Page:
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Lowell Asian American Film Festival back for its second year


By Jia H. Jung, California Local News Fellow

Lowell is a city in the Merrimack Valley of Massachusetts best known as the former epicenter of the American textile industry. It is also the largest home to Cambodian Americans after Long Beach, California.

Tonight, the place that goes by the nickname of “Mill City” and upholds the motto that “art is the handmaid of human good” is launching its second-ever Lowell Asian American Film Festival (LAAFF).

The festival is completely free with advanced RSVPs or emails to [email protected].

The opening reception will kick off at 4:30 p.m. at the Richard and Nancy Donahue and Family Academic Arts Center at Middlesex Community College (MCC), including musical and cultural performances and pan Asian foods.

Virak Uy, director of MCC’s Program for Asian American Student Advancement (PAASA) organized the festival with a grant administered by the City of Lowell and made possible by federal COVID-19 American Rescue Plan Act (ARPA) funding.

Uy wrote to AsAmNews about the inspiration to start the festival last year. “Many instances of hate crimes against Asian Americans had occurred in Lowell, Massachusetts and nationally, the event was planned to bring together positive voices and common experiences for the community to begin healing,” he said. 

The success of the locally-sponsored first event, which drew 300 attendees, greenlit the festival to return this year as a part of the ongoing national effort to promote pandemic recovery and the city’s goal to stimulate the vibrant small businesses in downtown Lowell. 

The seven-film program is small in scale but high in impact. It reflects both Lowell’s artistic spirit as a city and the unique influences of its Cambodian and Southeast Asian communities that are so underrepresented nationally.

The opening film of the second LAAFF is Elvis of Cambodia, screening at 7 p.m. tonight. The documentary honors the relevance of legendary Cambodian musical artist Sinn Sisamouth upon global Cambodian identity today. Director Chris Parkhurst will be present for a Q&A afterward. 

Events on Saturday, October 21, will start at 12:30 p.m. with a screening of MCC student film Sunday, with a directors’ Q&A. One O’Clock, a modern New York City ghost story, will screen next at 1:30 p.m., including a Q&A with Cambodian American director Vibol S. Sungkriem of Vibol Films. 

Skin Can Breathe will follow at 2:30 p.m. – the HBO Max 2022 Asian Pacific American Visionaries Short Film Competition winner, directed by Chheangkea, tells the story of a Cambodian American teenager who finds belonging in his high school pool. 

Dealing with Dad will screen at 4 p.m., followed by a Q&A with the director Tom Huang. The critically acclaimed feature is about Margaret Chang, who goes back to her hometown with her brothers to care for their ornery father after he slides into a state of depression. The siblings find that their “Dad” is a lot nicer, and question whether they even want his condition to improve.

After a closing reception at noon on Sunday, October 22, there will be a 1:30 p.m. screening of The Next Generation of Asian American Art. The documentary, directed by Steve Arounsack and first aired on PBS, explores how Asian Americans in the Central Valley of California use art to reshape narratives about and within their communities.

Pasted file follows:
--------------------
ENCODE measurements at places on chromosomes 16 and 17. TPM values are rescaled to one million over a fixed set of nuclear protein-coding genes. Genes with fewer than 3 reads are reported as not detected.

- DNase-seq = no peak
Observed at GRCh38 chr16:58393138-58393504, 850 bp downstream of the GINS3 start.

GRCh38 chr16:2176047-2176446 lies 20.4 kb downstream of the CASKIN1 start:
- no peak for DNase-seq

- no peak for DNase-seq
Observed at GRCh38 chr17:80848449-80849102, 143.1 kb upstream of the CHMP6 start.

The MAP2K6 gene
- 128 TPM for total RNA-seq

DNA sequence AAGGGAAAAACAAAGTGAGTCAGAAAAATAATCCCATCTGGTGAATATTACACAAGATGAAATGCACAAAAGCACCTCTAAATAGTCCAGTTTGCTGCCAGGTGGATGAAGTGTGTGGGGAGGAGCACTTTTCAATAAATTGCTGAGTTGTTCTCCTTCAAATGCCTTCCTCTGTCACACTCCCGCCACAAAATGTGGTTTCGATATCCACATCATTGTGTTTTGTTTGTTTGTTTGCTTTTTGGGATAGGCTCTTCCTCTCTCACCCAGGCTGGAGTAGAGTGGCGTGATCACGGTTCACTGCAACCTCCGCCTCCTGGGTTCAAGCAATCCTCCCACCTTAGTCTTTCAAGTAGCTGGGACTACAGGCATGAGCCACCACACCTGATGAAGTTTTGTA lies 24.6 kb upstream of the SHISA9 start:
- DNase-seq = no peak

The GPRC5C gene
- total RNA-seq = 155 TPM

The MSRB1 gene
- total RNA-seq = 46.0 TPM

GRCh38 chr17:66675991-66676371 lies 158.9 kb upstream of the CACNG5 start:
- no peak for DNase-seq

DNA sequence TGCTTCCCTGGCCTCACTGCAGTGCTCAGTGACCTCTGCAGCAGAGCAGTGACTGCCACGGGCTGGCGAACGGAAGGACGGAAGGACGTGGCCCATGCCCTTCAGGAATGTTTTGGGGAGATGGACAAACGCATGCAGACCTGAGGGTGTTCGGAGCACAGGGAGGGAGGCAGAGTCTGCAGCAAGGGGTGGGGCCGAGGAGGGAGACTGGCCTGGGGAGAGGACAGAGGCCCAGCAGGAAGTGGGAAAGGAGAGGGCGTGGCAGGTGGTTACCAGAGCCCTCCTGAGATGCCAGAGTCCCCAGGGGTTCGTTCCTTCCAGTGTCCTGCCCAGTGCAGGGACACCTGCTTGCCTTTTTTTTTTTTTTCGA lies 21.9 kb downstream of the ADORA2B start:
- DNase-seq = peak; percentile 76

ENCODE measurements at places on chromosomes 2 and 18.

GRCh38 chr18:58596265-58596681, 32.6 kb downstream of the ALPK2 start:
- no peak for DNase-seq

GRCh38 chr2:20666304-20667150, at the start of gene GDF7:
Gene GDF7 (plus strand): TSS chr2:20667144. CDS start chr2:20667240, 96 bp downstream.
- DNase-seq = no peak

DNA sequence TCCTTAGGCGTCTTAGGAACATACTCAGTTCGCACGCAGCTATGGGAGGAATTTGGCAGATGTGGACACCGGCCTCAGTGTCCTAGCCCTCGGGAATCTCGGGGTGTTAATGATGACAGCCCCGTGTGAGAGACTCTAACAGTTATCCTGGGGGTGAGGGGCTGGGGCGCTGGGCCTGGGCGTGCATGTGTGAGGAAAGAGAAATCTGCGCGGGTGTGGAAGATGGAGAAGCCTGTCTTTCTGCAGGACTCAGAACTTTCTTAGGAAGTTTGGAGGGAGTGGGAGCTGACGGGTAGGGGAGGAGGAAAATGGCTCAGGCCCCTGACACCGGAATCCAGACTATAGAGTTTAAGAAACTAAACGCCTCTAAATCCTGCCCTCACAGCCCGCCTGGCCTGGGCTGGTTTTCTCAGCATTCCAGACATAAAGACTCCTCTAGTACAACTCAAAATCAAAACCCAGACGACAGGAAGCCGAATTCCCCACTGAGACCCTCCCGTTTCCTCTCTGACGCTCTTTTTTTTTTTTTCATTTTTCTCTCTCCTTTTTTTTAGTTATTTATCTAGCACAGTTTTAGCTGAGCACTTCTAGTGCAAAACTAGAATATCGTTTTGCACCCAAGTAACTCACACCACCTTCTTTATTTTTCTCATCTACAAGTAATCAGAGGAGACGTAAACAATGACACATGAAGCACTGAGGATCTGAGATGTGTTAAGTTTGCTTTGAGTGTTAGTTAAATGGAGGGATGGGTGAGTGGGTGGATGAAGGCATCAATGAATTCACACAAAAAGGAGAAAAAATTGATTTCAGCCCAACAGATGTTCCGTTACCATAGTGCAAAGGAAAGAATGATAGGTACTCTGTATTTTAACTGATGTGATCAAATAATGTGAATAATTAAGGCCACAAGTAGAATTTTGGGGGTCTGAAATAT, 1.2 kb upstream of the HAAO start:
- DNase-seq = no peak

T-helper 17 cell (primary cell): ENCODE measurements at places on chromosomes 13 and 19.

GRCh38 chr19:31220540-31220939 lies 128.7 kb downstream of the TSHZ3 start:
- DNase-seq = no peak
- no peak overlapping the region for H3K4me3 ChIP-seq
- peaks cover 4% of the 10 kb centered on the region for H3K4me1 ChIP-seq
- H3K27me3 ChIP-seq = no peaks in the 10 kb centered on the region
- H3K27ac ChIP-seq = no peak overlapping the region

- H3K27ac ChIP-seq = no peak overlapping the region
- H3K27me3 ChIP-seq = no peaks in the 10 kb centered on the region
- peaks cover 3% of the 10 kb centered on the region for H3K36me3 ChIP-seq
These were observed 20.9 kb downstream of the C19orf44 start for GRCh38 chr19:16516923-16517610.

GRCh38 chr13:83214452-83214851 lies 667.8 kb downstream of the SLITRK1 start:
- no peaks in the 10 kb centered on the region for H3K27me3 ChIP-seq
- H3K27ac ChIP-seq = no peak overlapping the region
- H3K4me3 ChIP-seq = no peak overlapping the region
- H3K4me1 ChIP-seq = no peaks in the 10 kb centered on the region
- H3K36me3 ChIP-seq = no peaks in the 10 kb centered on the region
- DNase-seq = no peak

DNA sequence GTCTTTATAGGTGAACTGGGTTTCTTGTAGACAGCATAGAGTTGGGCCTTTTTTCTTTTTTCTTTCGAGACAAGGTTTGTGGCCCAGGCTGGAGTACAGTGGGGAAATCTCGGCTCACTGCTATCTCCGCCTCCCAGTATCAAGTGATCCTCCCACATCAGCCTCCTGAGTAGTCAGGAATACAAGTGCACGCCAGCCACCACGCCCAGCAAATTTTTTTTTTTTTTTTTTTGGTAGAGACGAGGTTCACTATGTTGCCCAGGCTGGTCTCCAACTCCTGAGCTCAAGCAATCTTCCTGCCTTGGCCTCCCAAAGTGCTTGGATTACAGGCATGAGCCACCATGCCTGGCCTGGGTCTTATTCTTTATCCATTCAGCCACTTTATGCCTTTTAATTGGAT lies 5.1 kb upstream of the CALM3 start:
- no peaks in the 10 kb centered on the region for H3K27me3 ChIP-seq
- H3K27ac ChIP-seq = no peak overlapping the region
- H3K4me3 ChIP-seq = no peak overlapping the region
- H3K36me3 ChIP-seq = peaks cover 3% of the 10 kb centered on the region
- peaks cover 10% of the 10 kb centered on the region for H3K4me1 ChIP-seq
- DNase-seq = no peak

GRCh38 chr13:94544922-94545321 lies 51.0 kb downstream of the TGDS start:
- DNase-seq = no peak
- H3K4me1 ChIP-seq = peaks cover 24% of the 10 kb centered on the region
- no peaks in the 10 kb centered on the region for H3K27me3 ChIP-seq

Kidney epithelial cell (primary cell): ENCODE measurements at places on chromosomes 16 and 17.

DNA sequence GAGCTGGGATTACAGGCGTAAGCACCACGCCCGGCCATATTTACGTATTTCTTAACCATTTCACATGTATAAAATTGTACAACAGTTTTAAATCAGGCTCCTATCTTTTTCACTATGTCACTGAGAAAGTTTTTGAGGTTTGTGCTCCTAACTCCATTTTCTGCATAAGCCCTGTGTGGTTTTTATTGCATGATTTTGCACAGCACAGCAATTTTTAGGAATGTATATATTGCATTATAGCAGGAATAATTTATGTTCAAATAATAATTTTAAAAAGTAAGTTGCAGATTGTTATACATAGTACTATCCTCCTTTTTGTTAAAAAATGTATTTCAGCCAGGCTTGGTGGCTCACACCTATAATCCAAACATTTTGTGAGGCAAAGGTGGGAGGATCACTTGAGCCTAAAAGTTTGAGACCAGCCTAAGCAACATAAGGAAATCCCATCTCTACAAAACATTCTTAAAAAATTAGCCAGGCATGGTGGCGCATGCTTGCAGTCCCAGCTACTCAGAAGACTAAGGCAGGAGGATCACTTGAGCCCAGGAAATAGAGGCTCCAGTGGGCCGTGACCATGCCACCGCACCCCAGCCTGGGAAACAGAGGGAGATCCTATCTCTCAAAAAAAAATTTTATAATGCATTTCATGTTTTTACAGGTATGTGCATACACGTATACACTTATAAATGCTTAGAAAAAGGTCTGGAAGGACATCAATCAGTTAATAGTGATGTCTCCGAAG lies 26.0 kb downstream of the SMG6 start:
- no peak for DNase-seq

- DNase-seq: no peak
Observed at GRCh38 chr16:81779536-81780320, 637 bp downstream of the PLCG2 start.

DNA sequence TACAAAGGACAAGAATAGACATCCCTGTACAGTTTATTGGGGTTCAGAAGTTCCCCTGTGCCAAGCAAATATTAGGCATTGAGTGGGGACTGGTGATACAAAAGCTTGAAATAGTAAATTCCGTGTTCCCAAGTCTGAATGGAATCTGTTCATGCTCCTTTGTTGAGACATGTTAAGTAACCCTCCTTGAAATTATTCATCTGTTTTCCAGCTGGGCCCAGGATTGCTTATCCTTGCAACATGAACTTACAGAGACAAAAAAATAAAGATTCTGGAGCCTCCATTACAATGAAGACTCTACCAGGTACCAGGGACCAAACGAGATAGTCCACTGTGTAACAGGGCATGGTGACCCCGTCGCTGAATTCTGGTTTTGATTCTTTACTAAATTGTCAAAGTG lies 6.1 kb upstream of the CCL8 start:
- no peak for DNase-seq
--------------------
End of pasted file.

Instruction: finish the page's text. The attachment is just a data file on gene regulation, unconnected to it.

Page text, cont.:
At 2 p.m., there will be a screening of Chinatown Rising about AAPI activists of the 1960s and 1970s in San Francisco’s Chinatown. The film will be followed by a Zoom Q&A with directors Harry and Josh Chuck. 

The closing film will be Vincent Who?, showing at 5 p.m., followed by a Zoom Q&A with guests yet to be revealed. The film is about Chinese American Vincent Chin, murdered in 1982 in Detroit by two white auto workers when racism combined with anti-Japanese sentiments fomented by economic competition with Japanese car companies. The killers paid $3,000 fines but served no jail time. The injustice provoked a new era of pan-Asian civil rights mobilization.

Uy wrote: “The festival has a mission of empowering Asian Americans through film and bringing Asian American films to the public with the hope of inspiring future generations of filmmakers. The weekend will provide an opportunity to bring the community together and celebrate diverse voices, experiences and entertainment that represent one of the college’s largest population of students.”

Peter Crewe, Director of Cultural Affairs and Special Events for the City of Lowell, also expressed forward-looking excitement about the festival in a press release.

“The City and City Council are thrilled to see the Lowell Asian American Film Festival continue to grow in scope, offer new narratives to bridge cultures, and uplift the voices of Lowell’s Asian American community,” he said, raising hopes that LAAFF is here to stay.

AsAmNews is published by the non-profit, Asian American Media Inc. Follow us on FacebookX, InstagramTikTok and YouTube. Please consider making a tax-deductible donation to support our efforts to produce diverse content about the AAPI communities. We are supported in part by funding provided by the State of California, administered by the California State Library in partnership with the California Department of Social Services and the California Commission on Asian and Pacific Islander American Affairs as part of the Stop the Hate program. To report a hate incident or hate crime and get support, go to CA vs Hate.


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